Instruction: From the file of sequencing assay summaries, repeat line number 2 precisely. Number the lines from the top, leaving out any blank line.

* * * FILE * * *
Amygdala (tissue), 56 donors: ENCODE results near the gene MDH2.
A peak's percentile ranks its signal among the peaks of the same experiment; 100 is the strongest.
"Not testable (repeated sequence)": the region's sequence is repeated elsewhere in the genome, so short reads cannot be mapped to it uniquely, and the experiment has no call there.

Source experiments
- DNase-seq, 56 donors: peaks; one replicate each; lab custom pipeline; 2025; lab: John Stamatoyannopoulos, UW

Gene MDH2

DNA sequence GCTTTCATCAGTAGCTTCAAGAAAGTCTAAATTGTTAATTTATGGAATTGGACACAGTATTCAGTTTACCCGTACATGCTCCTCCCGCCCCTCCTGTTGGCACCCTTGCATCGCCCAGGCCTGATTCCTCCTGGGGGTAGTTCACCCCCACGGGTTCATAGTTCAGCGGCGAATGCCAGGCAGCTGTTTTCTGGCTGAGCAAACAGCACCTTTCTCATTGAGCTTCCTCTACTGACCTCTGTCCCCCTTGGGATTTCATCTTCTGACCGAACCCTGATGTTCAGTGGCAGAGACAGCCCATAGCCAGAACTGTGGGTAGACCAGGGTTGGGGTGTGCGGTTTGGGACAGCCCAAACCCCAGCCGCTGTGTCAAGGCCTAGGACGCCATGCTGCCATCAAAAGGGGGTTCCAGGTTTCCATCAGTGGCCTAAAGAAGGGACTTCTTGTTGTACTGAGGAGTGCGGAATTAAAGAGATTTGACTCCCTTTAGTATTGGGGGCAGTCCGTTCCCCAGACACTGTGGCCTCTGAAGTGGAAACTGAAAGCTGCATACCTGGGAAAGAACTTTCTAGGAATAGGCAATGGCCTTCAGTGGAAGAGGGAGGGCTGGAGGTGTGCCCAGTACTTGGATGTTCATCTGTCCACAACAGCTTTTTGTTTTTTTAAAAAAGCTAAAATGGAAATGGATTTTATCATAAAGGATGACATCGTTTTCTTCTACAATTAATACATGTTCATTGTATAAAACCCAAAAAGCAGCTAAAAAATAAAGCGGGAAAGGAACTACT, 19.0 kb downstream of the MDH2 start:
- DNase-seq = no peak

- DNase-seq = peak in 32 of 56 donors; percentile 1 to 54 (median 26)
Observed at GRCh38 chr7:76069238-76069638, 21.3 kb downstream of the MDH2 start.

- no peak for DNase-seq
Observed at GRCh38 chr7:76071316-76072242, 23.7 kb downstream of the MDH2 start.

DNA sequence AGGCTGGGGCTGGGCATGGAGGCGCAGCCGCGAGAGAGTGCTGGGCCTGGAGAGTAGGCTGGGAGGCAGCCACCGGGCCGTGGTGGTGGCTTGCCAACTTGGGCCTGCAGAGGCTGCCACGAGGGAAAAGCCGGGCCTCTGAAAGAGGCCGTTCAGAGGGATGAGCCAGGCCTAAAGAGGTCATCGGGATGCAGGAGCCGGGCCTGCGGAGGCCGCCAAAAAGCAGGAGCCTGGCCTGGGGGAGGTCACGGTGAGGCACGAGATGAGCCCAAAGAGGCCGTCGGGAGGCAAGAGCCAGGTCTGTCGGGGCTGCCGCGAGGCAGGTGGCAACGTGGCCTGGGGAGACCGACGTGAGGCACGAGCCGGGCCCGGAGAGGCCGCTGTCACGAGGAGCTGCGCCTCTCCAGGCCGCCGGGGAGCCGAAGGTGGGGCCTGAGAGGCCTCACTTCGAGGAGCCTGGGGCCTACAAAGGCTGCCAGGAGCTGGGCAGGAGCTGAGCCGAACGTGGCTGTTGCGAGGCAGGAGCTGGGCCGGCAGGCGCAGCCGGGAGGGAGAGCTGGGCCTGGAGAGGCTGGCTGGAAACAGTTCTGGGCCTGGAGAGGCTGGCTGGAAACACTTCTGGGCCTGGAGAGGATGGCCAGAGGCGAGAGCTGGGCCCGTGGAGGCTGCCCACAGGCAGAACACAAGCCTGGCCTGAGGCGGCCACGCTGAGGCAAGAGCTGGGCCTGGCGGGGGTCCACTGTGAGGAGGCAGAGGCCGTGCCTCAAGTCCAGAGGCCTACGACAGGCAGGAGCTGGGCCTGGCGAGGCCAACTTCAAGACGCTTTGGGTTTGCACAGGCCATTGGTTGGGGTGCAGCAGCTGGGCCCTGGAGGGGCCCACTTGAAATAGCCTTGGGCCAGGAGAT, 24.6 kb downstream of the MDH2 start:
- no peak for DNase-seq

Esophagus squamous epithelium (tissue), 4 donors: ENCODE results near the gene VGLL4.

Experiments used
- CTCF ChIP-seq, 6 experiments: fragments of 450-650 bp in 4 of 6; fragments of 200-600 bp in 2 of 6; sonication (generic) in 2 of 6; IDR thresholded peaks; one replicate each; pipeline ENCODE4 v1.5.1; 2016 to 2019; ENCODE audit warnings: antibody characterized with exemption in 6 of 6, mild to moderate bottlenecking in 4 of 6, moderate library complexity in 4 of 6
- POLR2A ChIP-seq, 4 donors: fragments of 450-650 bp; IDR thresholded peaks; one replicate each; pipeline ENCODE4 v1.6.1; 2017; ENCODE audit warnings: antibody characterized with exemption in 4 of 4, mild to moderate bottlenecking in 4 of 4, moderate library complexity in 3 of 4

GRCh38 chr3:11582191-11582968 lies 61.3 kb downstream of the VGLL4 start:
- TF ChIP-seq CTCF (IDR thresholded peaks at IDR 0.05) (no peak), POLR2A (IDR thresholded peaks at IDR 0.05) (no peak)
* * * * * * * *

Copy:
A peak's percentile ranks its signal among the peaks of the same experiment; 100 is the strongest.